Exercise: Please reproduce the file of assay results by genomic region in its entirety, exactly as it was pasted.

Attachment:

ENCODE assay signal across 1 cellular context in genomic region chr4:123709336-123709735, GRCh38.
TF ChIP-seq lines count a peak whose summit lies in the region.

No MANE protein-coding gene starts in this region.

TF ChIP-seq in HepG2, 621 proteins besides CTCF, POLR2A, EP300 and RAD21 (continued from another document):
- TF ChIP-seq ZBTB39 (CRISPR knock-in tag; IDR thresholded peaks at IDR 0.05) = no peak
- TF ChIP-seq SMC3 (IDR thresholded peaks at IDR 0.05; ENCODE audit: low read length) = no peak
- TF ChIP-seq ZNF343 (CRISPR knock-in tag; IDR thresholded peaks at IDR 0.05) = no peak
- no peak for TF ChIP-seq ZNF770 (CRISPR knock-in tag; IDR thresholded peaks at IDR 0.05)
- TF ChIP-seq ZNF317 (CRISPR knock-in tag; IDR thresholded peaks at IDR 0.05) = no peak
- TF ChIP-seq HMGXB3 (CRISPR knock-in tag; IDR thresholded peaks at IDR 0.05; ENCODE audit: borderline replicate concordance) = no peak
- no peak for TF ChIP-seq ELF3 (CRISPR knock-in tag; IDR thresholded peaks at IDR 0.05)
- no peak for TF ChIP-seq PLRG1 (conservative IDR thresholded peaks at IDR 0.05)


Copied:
ENCODE assay signal across 1 cellular context in genomic region chr4:123709336-123709735, GRCh38.
TF ChIP-seq lines count a peak whose summit lies in the region.

No MANE protein-coding gene starts in this region.

TF ChIP-seq in HepG2, 621 proteins besides CTCF, POLR2A, EP300 and RAD21 (continued from another document):
- TF ChIP-seq ZBTB39 (CRISPR knock-in tag; IDR thresholded peaks at IDR 0.05) = no peak
- TF ChIP-seq SMC3 (IDR thresholded peaks at IDR 0.05; ENCODE audit: low read length) = no peak
- TF ChIP-seq ZNF343 (CRISPR knock-in tag; IDR thresholded peaks at IDR 0.05) = no peak
- no peak for TF ChIP-seq ZNF770 (CRISPR knock-in tag; IDR thresholded peaks at IDR 0.05)
- TF ChIP-seq ZNF317 (CRISPR knock-in tag; IDR thresholded peaks at IDR 0.05) = no peak
- TF ChIP-seq HMGXB3 (CRISPR knock-in tag; IDR thresholded peaks at IDR 0.05; ENCODE audit: borderline replicate concordance) = no peak
- no peak for TF ChIP-seq ELF3 (CRISPR knock-in tag; IDR thresholded peaks at IDR 0.05)
- no peak for TF ChIP-seq PLRG1 (conservative IDR thresholded peaks at IDR 0.05)